Value Chain Risk to Resilience
|Name of initiative||Value Chain Risk to Resilience|
|Organisational structure||BSR™ is a global nonprofit organization that works with its network of more than 250 member companies and other partners to build a just and sustainable world. From its offices in Asia, Europe, and North America, BSR™ develops sustainable business strategies and solutions through consulting, research, and cross-sector collaboration.|
|Name of lead organisation||BSR|
|Type of lead organisation||Corporate|
|Location/Nationality of lead organisation||United States of America|
|Description|| Climate change poses severe risks to businesses and their suppliers, employees, customers, and communities along the value chain. Examples are increasingly frequent and severe: floods in Thailand disrupting electronic supply chains in 2011; drought in the U.S. forcing a global spike in food prices in 2012; and category 4 hurricanes Harvey, Irma and Maria destroying and disrupting major regions in the US and Caribbean in 2017. Businesses must take direct action and partner with government in new and different ways to make themselves more climate resilient.
Although climate change poses risks to company value chains, scientific information on physical climate impacts is largely unavailable in formats that companies can use in their business processes. The few companies that have conducted climate risk assessments have found it difficult or costly to act alone. In addition, there is no standard methodology or approach for climate risk assessment, for selecting metrics for programs to build climate resilience, or for integrating climate risks into corporate governance and enterprise risk management processes.
Value Chain Risk to Resilience aims to radically increase the ability to diagnose physical climate risks and the understanding, adoption, and implementation of climate resilience measures throughout corporate value chains to deliver both societal and business value. We aim to see more companies carrying out climate risk assessments across their value chains using a science-based approach. This will enable them to undertake interventions to build resilience to those risks, and to design metrics to measure the success of those interventions.
|Objectives|| To build climate resilience for communities, farmers and workers along value chains by:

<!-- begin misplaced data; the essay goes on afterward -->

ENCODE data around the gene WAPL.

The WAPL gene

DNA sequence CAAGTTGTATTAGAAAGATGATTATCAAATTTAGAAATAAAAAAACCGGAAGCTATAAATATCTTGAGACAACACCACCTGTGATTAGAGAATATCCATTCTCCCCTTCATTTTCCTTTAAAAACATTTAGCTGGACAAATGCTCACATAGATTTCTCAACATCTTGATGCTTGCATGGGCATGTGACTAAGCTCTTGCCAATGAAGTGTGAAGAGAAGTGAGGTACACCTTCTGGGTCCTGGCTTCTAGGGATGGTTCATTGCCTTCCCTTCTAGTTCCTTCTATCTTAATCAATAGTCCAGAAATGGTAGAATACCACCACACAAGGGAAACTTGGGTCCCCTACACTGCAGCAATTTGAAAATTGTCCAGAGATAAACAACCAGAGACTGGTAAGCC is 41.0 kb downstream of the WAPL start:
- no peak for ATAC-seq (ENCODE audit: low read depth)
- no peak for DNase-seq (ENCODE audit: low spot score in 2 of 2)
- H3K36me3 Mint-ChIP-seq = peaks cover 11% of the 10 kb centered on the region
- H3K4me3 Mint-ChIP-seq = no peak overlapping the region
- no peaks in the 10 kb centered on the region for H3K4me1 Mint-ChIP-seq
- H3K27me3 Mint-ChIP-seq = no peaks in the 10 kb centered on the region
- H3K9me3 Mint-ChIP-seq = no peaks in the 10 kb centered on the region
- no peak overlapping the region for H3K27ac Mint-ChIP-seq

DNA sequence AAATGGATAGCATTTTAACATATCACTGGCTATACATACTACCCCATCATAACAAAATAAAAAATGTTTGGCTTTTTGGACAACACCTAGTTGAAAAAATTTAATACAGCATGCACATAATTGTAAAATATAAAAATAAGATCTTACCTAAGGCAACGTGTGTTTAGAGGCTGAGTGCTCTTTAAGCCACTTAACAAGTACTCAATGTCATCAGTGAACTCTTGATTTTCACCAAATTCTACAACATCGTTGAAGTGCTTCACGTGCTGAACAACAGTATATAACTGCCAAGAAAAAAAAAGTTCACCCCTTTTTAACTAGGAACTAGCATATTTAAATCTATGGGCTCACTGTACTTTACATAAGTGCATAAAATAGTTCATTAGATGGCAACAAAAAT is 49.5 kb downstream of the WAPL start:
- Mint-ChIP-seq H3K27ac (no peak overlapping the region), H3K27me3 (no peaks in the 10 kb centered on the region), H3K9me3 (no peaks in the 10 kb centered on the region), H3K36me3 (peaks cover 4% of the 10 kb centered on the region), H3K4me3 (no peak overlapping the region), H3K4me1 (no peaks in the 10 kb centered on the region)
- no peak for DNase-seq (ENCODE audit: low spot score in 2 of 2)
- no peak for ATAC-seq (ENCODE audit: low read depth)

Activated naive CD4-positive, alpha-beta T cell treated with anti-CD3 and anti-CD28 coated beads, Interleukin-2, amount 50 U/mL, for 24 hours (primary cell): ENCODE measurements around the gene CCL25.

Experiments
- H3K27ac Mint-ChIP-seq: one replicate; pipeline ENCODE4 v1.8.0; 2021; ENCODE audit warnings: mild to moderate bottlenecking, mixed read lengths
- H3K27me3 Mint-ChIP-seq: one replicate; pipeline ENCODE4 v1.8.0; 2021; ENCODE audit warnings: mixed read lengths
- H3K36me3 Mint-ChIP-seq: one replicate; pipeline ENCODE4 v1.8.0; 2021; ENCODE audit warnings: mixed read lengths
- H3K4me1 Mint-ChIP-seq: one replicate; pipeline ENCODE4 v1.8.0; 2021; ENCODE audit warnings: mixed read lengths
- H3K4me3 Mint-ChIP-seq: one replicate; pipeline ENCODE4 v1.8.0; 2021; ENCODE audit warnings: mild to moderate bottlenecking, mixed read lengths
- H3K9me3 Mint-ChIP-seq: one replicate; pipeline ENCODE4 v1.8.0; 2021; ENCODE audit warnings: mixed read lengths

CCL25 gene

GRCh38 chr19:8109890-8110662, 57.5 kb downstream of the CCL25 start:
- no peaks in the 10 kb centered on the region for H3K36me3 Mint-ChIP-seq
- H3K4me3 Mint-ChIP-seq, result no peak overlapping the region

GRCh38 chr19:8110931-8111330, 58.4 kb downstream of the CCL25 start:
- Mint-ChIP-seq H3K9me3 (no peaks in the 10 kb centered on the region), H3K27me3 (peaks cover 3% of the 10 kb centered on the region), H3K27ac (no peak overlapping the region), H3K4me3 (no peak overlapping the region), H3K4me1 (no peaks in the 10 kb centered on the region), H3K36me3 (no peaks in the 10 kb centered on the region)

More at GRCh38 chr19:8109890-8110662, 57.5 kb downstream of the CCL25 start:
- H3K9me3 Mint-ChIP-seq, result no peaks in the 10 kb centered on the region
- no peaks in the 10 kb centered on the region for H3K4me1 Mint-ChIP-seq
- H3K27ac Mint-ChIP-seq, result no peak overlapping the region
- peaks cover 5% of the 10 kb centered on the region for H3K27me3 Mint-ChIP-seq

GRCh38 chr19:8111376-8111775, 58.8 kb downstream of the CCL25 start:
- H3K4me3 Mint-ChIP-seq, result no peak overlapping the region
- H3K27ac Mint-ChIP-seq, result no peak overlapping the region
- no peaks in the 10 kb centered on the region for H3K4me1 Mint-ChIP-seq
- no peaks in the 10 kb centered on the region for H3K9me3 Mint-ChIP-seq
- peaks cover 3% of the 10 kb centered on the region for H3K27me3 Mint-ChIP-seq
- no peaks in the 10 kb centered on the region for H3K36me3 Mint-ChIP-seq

1) Assessing climate risks and integrating them into business processes Developing standard approaches, methodologies and metrics for business action on resilience. 2) Taking action and promoting collaboration among businesses
|Activities|| Risk Assessment: Scalable best practice methodology for climate risk assessment
Resilience Metrics: Shared metrics to measure impact of climate reslience-related interventions; improved tools and collateral for communicating impact of resilience-building efforts. Business Integration: Consolidated framework for assessing governance of climate risks; identification of existing and/or recommended tools for integrating climate into risk registers and ERM processes. Programmatic Work: Scale up of an innovative pilot intervention via shared resources of the group; at least one designed collaborative on-the-ground effort that uses the shared metrics of this platform to build resilience for a particular community or commodity.
|One or two success stories achieved|
Monitoring and Impacts
|Function of initiative|
|Activity of initiative|
|Comments on indicators and goals|
|How will goals be achieved|
|Have you changed or strenghtened your goals|
|Progress towards the goals|
|How are you tracking progress of your initiative|
|Companies||7||Anheuser-Busch InBev (Germany),Coca-Cola Company (USA),Mars (USA),McDonald's Corporation (USA),PepsiCo. (USA),Santam (South Africa),Target (USA).|
|Research and educational organisations||0|
|Regional / state / county actors||0|
|City / municipal actors||0|
|Number of members in the years|| |
|Have only national states as participators||No|
|Transport||Agriculture||Forestry||Business||Financial institutions||Buildings||Industry||Waste||Cities and subnational governments||Short Term Pollutants||International maritime transport||Energy Supply||Fluorinated gases||Energy efficiency||Renewable energy||Supply chain emission reductions||Adaptation||Other||Resilience||Innovation||Energy Access and Efficiency||Private Finance|
Not only have national states as participators